As far as Booker not having a similar impact in other states, I looked for any papers discussing retrospectively with some data and did not find one. If Ohio is the lone outlier in seeing such an increase, then I would certainly concede that the increase downstream from Booker is relatively minor.

      Because of the way Ohio wrote the statutes at issue, I believed it was the mostly right conclusion at the time. Now, with the change in the composition of the Court, could Ohio go back, carefully re-write those statutes, and avoid a Blakely problem, quite probably. The Supreme Court of Ohio certainly out kicked its coverage on the issue of applying Blakely to consecutive sentences, which I had believed was a mistake Foster.

      And we may well be approaching the time when there is political will to undertake sentencing reform anew. Ohio is probably tapped out privatizing, and DRC is constantly looking for ways to reduce its population and avoid building more prisons. And I would not be opposed to re-working the pre-Foster scheme.

  • Ken Womble
    26 February 2016 at 10:32 am - Reply

    The Ohio Supreme Court’s ruling in Foster could be seen as somewhat suspect in its interpretation of Blakely/Apprendi/Booker. Regardless, the US Supreme Court’s decision in each of those three cases was complex and close, but arguably correct. Those rulings held that statutory increases in sentences (like to increase the sentencing range because the judge, not the jury, found that the crime was racially motivated) were a violation of the 6th Amendment. Even after the Ohio court decided to strike SB 2, nothing has stopped the Ohio legislature from fashioning new legislation that accomplished the same thing but complied with Foster.

    Blaming RBG appears to be a bit of butterfly effect and definitely seems to be against the spirit of the Court’s ruling that was against increased sentences.

    • Andrew King
      26 February 2016 at 2:16 pm - Reply

      Some of the folks at the Sentencing Commission felt the way you did. Given the language of the statutes and the way the Apprendi line appeared to be developing, it looked like the right decision. As I mentioned above, it’s probably much easier for the legislature to “fix” the Blakely problem now than it looked ten years ago.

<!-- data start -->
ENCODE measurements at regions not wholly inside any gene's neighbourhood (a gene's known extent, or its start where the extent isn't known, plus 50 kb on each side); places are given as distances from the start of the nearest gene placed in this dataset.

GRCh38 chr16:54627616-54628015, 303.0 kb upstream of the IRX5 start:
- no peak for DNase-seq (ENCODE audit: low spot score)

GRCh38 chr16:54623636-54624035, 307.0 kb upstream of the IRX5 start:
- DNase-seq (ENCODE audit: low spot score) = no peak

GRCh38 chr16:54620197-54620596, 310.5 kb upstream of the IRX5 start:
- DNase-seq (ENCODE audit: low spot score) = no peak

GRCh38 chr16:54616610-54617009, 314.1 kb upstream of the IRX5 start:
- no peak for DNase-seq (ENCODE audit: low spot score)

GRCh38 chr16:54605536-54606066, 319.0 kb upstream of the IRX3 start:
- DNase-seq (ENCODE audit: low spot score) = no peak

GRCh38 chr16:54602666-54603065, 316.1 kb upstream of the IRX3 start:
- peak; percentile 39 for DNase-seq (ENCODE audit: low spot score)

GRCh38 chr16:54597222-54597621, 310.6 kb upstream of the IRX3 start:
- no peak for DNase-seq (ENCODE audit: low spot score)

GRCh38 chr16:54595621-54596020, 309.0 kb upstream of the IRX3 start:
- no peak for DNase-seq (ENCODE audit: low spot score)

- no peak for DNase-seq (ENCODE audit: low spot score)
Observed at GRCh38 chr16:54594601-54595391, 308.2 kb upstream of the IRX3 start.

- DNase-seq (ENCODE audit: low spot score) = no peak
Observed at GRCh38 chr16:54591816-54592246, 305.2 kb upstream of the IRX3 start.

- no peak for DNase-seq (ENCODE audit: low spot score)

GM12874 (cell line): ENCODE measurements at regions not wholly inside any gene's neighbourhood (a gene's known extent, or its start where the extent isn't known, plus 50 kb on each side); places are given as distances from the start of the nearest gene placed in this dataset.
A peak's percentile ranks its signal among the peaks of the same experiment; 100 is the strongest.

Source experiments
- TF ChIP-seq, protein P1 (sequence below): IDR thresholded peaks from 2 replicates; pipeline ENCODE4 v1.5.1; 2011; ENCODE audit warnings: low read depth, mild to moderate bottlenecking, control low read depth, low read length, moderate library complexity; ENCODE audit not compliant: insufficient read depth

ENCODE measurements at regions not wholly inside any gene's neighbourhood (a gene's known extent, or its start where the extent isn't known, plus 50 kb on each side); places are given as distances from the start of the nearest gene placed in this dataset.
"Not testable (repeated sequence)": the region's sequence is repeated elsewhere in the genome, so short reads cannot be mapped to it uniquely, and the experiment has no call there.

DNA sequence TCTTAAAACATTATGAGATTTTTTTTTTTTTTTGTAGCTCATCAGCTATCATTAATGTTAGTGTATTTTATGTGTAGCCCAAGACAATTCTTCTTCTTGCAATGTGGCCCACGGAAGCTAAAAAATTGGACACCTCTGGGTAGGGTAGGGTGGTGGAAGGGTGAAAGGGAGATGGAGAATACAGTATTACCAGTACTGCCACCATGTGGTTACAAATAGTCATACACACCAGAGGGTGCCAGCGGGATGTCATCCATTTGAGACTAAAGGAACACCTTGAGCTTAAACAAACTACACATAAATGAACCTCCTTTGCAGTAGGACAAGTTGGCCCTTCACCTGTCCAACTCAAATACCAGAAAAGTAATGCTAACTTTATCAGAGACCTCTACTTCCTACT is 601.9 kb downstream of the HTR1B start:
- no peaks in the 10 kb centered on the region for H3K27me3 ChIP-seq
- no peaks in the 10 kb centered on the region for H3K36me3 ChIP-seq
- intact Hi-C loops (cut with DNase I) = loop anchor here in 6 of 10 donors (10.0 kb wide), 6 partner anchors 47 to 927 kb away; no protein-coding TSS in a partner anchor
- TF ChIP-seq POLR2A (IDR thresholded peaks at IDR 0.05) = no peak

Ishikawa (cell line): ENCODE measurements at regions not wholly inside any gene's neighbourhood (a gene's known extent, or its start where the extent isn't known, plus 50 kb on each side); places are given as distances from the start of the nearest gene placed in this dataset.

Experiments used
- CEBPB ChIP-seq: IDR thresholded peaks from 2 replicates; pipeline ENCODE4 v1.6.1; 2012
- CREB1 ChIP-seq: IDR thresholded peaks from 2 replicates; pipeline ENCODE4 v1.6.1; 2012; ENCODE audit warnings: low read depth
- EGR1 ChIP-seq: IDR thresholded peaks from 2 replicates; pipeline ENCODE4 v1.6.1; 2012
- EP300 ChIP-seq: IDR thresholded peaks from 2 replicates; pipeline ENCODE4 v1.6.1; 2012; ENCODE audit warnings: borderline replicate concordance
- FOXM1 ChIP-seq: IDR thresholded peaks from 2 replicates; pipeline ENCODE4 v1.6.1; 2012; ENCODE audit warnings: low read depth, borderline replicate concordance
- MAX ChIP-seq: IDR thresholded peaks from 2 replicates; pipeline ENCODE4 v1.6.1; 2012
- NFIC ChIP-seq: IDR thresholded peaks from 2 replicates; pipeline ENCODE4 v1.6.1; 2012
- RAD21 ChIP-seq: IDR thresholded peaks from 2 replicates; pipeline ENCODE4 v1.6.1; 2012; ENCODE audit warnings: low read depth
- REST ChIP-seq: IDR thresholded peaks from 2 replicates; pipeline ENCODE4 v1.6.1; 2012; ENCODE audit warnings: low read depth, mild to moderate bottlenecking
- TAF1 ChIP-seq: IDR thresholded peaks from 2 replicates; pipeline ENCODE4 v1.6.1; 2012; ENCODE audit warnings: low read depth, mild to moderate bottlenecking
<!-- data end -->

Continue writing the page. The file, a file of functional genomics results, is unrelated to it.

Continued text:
• Jeff Gamso
        26 February 2016 at 10:36 pm - Reply

        I guess I’ll weigh in here, since I have the dual qualifications of (1) writing for Fault Lines and (2) having been amicus counsel and heavily involved in how Foster was presented to the Supreme Court.

        Frankly, the problem with Foster wasn’t Booker (though we were concerned about what seemed fairly clear – that the court would “Bookerize” our sentencing scheme).

        To understand what happened, it’s necessary first to understand the ostensible goals of felony sentencing reform advocated by the Sentencing Commission and adopted with significant modification by the General Assembly in S.B. 2 in 1996. The goals were to avoid gross disparities in sentencing from judge to judge and from one part of Ohio to another and to provide truth in sentencing. The latter was effected by doing away with most indefinite sentences and with good time. Post SB 2, the sentence the judge imposed was to be (in almost all cases) a specific term. And the defendant would serve that long.

        The first part, something like consistency, was to be achieved by setting forth some presumptions and then requiring judges to find facts in order to overcome the presumptions. Maximum sentence? Find the facts that supported it. Consecutive sentence? Find the fact. Prison for low level felony? Fact, please. (They worked the other way, too, so that certain downward departures from presumptions also required fact-finding.)

        But, and this is key, S.B. 2 also incorporated a mechanism to achieve consistency. For the first time, it set up a scheme allowing meaningful appellate review of sentences. Did the facts as found support the sentence imposed? And was the sentence actually consistent with sentences imposed on similar defendants for similar offenses?

        In Foster, the court looked at S.B. 2 and determined that the legislature’s goal in S.B. 2 wasn’t really to reduce disparity. When it eliminated judicial fact finding (which Blakely pretty much required), the court also effectively wrote out of the law any effort to achieve consistency – in particular, the court effectively ended the 10-year experiment in somewhat meaningful appellate review of sentences. In the years since then, it’s gone further.

        The effect is that now judges are requires to consider the “principles and purposes” of sentencing, but that requirement is satisfied by saying they did and, even, by saying nothing (since it’s presumed that they did). And consistency in sentencing is now determined for the most part by whether the sentence falls within the statutory sentencing range. Thus, for instance, appellate courts routinely hold that since a first degree felony can draw a sentence of from 3 to 11 years, every sentence for every first degree felony is consistent with the sentence imposed on similar offenders for similar offenses as long as it’s between 3 and 11 years.

        You can blame Booker for many things. You can’t blame it for the court wiping out any meaningful appellate review of sentences. That was the Ohio Supreme Court.